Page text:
Green Infrastructure
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Forests ◽  
2021 ◽  
Vol 12 (9) ◽  
pp. 1249
Solhanlle Bonilla-Duarte ◽  
Claudia Caballero González ◽  
Leonardo Cortés Rodríguez ◽  
Ulises Javier Jáuregui-Haza ◽  
Agustín García-García

A survey on pollutants that affect air quality was carried out at 27 points in the city of Santo Domingo, National District. The removal of air pollutants was estimated in relation to the city’s forest cover; using the iTree Canopy software. A principal components analysis and a correlation analysis was also performed to identify the association of these variables. The results show that the average percentage of green infrastructure in the sampling points was 26%. Also, positive correlation was identified between the presence of NO2 and SO2 at the sampling points. It was observed that the higher the presence of forest cover, the higher the concentration of CO and the lower the presence of pollutants. Although five hot spots were defined in terms of air pollution levels in the National District, the study does not show conclusive results regarding the relationship between green infrastructure and air quality in Santo Domingo. Results show that urban planning for environmental quality requires inter-institutional coordination, permanent ecological quality monitoring, and coordinated public policies to establish adequate indicators comparable to the World Health Organization standards.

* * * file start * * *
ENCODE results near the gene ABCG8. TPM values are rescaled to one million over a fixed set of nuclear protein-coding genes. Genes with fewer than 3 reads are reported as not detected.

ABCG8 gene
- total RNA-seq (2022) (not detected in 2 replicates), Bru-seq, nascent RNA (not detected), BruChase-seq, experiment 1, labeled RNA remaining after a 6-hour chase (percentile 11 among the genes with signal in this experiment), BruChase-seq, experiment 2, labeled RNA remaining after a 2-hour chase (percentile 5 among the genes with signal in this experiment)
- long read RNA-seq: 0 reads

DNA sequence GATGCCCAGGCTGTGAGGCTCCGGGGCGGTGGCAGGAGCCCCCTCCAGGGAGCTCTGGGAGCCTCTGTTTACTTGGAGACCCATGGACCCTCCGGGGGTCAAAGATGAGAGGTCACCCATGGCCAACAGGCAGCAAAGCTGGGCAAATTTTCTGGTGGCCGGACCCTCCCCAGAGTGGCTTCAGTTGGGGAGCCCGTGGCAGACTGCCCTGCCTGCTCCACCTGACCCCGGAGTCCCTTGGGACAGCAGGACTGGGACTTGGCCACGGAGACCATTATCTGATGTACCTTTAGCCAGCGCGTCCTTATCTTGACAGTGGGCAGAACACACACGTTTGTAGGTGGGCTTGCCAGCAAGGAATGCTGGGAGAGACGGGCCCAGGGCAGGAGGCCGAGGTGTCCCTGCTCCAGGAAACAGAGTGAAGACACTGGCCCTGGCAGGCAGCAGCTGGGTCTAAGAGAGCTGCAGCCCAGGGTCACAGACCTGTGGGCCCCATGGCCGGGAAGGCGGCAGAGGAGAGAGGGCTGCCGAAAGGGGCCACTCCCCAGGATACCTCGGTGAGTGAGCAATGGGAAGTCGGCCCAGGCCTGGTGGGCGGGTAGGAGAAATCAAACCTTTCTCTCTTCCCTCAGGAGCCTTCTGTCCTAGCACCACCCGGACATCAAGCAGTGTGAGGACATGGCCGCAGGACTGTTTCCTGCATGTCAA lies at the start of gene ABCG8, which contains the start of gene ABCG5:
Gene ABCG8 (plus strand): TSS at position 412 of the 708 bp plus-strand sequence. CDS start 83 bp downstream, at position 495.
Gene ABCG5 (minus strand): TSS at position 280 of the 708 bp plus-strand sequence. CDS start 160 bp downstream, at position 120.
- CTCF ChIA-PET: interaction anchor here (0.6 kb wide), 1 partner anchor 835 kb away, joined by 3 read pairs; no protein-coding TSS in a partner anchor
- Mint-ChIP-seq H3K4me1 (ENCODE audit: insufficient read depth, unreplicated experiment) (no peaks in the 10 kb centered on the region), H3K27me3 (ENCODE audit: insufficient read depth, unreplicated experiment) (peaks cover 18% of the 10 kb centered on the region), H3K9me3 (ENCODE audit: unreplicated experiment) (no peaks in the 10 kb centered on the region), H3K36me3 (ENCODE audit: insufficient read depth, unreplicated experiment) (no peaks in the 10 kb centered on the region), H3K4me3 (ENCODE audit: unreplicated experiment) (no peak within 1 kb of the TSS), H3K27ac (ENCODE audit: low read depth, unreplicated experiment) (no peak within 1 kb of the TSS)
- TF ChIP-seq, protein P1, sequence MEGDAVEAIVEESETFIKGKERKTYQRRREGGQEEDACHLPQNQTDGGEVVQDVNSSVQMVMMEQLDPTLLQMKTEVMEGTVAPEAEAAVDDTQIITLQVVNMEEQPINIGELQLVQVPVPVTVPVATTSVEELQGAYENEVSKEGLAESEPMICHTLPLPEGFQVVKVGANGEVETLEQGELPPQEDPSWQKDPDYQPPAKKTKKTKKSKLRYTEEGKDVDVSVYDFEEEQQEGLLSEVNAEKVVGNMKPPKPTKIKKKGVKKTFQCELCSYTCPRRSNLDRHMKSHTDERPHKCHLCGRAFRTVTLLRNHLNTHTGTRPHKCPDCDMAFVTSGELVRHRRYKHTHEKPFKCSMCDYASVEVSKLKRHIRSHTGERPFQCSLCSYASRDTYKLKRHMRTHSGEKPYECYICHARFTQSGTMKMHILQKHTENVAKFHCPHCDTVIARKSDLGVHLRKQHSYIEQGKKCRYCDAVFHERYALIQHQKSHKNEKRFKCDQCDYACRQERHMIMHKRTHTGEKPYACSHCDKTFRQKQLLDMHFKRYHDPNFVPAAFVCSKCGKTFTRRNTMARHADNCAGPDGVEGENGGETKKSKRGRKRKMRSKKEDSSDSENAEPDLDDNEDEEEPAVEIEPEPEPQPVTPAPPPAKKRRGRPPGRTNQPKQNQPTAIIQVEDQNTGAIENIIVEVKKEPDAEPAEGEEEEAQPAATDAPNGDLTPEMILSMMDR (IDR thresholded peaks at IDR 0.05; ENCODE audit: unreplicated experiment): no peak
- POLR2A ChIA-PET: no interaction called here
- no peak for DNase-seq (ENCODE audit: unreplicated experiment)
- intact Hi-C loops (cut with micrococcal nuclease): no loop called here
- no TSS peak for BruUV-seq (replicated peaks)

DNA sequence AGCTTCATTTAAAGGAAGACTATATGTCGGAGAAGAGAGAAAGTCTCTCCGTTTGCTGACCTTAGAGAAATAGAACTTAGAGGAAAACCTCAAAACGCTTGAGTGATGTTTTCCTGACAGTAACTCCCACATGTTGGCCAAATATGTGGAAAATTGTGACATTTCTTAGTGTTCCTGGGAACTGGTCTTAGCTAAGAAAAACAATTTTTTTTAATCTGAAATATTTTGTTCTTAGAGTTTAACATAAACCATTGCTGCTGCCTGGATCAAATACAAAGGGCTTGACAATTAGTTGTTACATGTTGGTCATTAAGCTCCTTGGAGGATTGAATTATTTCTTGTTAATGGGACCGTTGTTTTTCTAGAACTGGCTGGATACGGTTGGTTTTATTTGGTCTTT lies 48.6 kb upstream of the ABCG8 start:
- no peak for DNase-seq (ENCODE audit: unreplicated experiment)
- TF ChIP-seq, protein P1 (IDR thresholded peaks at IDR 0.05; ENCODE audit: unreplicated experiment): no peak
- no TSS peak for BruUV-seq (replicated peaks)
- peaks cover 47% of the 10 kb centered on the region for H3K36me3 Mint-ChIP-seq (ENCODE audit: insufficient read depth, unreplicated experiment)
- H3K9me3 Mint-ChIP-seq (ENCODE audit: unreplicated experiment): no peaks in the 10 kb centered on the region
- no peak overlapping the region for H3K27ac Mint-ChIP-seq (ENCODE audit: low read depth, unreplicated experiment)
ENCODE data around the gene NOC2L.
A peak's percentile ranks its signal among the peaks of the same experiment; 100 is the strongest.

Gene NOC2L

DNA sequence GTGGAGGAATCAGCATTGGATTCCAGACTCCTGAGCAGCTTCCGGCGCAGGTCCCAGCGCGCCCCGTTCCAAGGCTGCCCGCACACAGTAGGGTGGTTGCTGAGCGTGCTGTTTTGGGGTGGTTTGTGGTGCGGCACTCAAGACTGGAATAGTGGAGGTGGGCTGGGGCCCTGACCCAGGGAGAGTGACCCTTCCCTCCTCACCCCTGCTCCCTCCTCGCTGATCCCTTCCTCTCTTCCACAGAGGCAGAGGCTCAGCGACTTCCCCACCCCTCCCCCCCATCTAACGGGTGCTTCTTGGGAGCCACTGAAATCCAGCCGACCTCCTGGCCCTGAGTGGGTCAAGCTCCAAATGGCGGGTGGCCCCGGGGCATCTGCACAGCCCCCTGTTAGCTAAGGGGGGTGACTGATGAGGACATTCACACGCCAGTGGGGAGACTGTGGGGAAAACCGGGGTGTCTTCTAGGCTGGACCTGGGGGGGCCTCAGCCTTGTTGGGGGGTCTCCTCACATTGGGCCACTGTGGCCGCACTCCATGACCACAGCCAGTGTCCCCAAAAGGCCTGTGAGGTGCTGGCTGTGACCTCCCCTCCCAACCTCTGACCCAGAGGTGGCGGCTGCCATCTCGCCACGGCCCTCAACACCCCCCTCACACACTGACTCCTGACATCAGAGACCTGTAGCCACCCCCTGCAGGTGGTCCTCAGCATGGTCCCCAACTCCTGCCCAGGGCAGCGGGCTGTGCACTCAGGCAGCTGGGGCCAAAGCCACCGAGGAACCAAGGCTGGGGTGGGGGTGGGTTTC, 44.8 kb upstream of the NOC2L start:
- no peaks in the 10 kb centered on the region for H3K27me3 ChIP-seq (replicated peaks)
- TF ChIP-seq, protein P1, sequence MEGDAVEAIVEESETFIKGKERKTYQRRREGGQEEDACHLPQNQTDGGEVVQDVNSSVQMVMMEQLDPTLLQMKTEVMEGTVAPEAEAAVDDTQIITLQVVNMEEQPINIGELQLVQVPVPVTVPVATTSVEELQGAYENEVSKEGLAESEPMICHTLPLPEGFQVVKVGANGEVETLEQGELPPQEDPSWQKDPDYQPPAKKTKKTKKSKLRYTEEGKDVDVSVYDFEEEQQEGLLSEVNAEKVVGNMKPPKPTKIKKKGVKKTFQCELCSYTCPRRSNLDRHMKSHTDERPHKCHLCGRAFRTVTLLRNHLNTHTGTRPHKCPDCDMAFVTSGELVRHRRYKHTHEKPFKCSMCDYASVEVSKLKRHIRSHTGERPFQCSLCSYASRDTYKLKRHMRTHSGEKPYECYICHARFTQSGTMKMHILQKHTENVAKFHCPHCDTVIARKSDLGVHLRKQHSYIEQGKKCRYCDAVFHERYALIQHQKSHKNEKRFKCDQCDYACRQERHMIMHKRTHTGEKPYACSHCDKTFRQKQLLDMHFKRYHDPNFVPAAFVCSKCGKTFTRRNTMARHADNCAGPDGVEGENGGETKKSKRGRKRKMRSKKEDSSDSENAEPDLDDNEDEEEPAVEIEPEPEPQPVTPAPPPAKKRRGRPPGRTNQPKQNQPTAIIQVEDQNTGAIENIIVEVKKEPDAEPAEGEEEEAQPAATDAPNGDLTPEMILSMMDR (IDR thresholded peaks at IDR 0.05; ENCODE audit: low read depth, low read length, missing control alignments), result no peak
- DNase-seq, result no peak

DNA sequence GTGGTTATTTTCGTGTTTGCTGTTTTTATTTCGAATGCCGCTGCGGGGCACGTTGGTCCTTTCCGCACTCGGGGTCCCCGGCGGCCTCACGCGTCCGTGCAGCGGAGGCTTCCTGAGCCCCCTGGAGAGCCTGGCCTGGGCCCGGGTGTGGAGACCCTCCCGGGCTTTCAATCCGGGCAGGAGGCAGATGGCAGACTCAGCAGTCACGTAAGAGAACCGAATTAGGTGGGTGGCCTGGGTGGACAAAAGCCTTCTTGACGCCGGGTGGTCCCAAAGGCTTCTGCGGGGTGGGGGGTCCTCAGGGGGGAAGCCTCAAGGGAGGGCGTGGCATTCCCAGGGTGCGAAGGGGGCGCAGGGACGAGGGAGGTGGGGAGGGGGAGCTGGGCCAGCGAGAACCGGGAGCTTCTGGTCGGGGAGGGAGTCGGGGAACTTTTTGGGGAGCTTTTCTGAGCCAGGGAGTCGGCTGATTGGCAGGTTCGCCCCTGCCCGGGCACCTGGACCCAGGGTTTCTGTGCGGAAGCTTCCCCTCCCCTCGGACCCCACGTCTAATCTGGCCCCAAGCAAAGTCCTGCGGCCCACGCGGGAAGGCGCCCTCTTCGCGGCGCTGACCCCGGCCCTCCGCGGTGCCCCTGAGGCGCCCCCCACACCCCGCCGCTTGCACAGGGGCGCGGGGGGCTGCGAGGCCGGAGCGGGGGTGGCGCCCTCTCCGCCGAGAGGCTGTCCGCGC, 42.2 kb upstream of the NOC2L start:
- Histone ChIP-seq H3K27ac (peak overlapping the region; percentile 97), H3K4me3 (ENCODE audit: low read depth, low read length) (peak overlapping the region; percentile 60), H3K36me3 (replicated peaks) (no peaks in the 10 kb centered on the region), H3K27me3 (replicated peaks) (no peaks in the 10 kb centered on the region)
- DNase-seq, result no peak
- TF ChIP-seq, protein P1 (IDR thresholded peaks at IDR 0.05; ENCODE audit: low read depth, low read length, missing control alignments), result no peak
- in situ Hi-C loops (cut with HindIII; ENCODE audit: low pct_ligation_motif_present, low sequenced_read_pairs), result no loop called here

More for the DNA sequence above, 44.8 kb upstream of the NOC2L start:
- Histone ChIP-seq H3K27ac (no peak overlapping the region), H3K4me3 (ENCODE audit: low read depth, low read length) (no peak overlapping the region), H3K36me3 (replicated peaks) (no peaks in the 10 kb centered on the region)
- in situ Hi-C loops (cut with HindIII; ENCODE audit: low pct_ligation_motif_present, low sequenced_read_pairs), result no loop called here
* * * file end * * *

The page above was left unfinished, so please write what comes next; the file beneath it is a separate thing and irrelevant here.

Atmosphere ◽  
2021 ◽  
Vol 12 (9) ◽  
pp. 1183
Vidya Anderson ◽  
William A. Gough

Nature-based solutions such as green infrastructure present an opportunity to reduce air pollutant concentrations and greenhouse gas emissions. This paper presents new findings from a controlled field study in Ontario, Canada, evaluating the impact of productive applications of green infrastructure on air pollution and carbon dioxide concentrations across different agricultural morphologies compared to other non-productive applications. This study demonstrates that productive green infrastructure applications are as beneficial as non-productive applications in reducing ozone, nitrogen dioxide, and carbon dioxide concentrations. Nature-based solutions present an opportunity to build climate resilience into agricultural systems through supply-side mitigation and adaptation. The implementation of productive green infrastructure could be a viable agricultural practice to address multiple climate change impacts.

Technologies ◽  
2021 ◽  
Vol 9 (3) ◽  
pp. 66
Eshetu Gelan ◽  
Yared Girma